An increasing number of occupiers looking for premises to let in London are turning away from the West End and looking at lesser known and cheaper locations. Ed Stansfield, chief property economist at Capital Economics, explained the main reason offices outside the West End are growing in popularity is because rents in the district have increased substantially and are now too expensive for many companies.
Cluttons recently identified Noho, Marylebone, Soho and Covent Garden as office submarkets to watch, noting an influx in new occupiers has helped push rents up by six per cent in these districts in the six months to the end of March 2012. Head of research at the firm Sue Foxley stated the strong activity in these submarkets has attracted interest from property investors. "Vibrant lettings activity in those edge-of-core submarkets is boosting investor interest, driving potential for a slight inward yield movement this year," she asserted.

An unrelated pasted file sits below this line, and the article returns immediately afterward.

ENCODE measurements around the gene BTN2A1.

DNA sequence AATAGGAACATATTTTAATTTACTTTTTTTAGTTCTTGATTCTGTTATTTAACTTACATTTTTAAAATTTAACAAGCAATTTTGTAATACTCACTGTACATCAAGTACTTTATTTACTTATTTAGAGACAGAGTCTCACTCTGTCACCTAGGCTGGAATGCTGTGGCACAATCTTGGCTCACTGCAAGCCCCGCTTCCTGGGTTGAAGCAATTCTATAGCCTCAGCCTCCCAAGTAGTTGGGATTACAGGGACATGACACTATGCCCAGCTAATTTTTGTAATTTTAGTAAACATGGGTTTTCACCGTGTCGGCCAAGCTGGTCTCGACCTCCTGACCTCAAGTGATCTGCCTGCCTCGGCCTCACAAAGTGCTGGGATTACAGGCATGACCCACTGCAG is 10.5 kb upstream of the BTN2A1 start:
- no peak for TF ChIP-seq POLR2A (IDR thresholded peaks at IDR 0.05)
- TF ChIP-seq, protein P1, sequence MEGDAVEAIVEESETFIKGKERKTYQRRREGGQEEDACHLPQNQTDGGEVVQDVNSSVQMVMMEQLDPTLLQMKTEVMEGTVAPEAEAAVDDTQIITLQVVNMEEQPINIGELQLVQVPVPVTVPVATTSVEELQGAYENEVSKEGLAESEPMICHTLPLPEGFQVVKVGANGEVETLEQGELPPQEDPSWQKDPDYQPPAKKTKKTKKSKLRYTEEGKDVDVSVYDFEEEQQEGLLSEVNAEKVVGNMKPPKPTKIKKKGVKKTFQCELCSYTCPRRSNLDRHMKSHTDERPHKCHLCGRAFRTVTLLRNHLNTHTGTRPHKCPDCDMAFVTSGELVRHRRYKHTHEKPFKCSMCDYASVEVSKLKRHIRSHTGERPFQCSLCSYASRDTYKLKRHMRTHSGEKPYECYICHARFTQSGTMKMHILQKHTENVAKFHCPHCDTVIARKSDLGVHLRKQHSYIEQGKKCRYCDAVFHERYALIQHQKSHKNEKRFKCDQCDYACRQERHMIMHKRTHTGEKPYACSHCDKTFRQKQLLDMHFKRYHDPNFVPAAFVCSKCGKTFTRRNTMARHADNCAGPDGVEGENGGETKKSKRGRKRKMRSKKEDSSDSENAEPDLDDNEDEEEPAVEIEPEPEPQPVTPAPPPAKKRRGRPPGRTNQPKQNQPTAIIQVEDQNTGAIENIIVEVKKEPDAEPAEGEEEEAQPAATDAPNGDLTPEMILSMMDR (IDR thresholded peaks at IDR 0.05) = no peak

Mr Stansfield, meanwhile, expects interest in these submarkets to continue until rental costs become more even, "either because West End rents come back down a little bit or rents in the rest of London are bid up to higher levels, so that there is less of a differential," he elaborated. Despite this shift in interest to edge-of-core locations in London, Ms Foxley pointed out real estate investment in West End office markets is still strong, with overseas investors continuing to plough money into the sector as it is seen as a safe haven in times of economic turmoil. It isn't only offices in the West End that are perceived as a sensible investment at present, with figures published earlier this month by CBRE showing commercial property transactions in central London have totalled GBP 6.3 billion so far this year, up by 50 per cent on the same period in 2011.
- Monday 18 June 2012